Some years ago, I was reviewing a leadership styles 360-degree assessment with a client. What he thought he demonstrated was vastly different than how his team experienced his leadership behaviors. He seemed shocked by the large gap in how he rated himself in comparison to how others did. He asked me, “What would cause this?” At the time I told him that it probably pointed to a need to grow greater self-awareness. It was a difficult conversation because this very bright, capable and accomplished executive had never had any leadership development and rarely, if ever, received feedback. It was a new, and painful experience for him. I tried to make it easier to hear, without undermining the feedback.
As I have continued to learn and develop, I think back on that conversation and realize that it would be somewhat different if we had it today. It’s true that if he wanted to accomplish amazing work with his team, he needed to work on becoming more self-aware. He was driving results too much and needed to hand over more work to his team and let them take on more so they could have a chance to become as accomplished as this executive. We humans mostly learn from doing and all the trials and tribulation that come with hands-on practice. We discussed this and I still stand by it.
But growing self-awareness alone does not help us understand the needs of others. Nurturing and learning greater curiosity, empathy and compassion are required. More ongoing conversation and feedback from others helps us grow our understanding with a greater range of people with whom we can be more skillful. Developing greater empathy allows us to better understand how we motivate, inspire, recognize and coach people who have different needs, that have a range of personality traits, different life experiences and see the world differently than we do. If this sounds soft and fuzzy, I can live with that. But make no mistake, this is about leadership effectiveness.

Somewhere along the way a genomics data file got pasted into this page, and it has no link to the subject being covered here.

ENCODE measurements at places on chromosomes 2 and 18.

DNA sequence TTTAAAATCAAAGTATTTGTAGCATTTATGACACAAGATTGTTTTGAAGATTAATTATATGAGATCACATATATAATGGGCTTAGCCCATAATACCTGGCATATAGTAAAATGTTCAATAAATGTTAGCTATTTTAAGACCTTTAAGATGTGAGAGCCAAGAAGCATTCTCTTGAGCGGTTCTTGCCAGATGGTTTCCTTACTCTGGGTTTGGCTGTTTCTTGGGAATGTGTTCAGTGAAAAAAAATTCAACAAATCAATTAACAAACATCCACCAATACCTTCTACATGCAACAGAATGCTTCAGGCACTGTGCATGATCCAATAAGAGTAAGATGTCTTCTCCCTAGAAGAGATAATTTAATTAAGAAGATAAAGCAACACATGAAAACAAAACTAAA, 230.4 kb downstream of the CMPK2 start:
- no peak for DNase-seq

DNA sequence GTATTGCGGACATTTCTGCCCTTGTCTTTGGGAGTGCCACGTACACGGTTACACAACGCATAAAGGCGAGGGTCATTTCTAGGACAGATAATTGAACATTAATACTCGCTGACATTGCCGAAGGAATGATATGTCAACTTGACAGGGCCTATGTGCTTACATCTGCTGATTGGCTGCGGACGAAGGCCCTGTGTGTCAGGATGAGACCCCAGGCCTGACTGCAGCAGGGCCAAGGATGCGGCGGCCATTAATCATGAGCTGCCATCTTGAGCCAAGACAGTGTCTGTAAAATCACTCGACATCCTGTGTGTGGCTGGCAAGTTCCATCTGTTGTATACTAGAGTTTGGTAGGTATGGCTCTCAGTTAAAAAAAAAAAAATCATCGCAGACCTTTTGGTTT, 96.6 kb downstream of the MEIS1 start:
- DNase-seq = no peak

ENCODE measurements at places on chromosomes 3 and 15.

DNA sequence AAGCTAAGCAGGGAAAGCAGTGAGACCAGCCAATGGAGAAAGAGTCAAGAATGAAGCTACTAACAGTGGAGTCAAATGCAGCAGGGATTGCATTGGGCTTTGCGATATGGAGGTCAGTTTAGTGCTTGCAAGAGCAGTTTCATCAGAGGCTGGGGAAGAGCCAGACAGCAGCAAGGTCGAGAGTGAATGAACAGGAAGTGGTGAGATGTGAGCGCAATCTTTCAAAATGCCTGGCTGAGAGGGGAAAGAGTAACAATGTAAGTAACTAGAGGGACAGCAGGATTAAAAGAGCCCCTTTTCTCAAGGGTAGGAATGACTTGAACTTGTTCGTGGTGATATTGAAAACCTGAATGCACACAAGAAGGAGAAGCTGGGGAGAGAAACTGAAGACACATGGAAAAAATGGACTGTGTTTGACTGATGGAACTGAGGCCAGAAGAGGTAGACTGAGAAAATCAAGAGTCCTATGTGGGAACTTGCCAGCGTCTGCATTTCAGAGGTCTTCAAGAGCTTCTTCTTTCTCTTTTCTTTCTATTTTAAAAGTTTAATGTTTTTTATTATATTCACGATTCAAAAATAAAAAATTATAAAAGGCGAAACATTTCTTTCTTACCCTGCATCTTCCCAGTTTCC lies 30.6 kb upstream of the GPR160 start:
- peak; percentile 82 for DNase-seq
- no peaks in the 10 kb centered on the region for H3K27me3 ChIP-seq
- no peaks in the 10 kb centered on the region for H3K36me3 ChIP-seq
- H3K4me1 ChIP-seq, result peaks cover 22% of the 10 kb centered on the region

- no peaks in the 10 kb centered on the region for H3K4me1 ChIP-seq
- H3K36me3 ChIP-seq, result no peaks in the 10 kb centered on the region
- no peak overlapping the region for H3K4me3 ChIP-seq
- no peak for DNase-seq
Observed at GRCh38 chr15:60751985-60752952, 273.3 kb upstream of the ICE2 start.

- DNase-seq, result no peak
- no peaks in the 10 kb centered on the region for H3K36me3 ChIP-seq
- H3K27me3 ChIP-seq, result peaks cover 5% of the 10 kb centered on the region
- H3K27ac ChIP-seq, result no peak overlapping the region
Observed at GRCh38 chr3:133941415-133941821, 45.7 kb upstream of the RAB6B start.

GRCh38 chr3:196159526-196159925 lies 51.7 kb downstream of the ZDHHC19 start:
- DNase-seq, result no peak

To understand that leaders rarely accomplish anything alone, that they need others, requires learning to be less identified with the work and outcomes and more identified with truly engaging other’s best contribution. In other words, you have to want to nurture and develop human beings – to learn to coach them without doing for them. To trust them enough to allow them to struggle and make mistakes. And you need to be more curious about what makes them tick – which is often quite different than what makes you tick.
And you have to care about other people.
The conversation I often have now is, does this (very difficult, frustrating at times, keep you up at night) work of leading others, make your heart sing? Do you love developing others? Do you enjoy it and feel connected to it? Or, do you love doing the work, getting stuff done and owning the accomplishment? This is truly where self-awareness comes in. Leading others is far too difficult if you don’t love it!
What I know for sure is that every time a leader gets a new team member, takes on a new project, role, or organization, they will need to shift their behavior. Leadership will always be about meeting the needs of others, while still finding a way to take care of yourself. This part will never change.
Moira Clarke founded Leadership Consulting Partners 20 years ago to help companies advance their leadership and people systems. If you are reading this to the end, and you find value, please say so and share with others on LinkedIn and Twitter. Thank you!
Welcome to Moira's blog. I write a (mostly) monthly post about the work of building better work places: people strategies, systems, teams and leaders.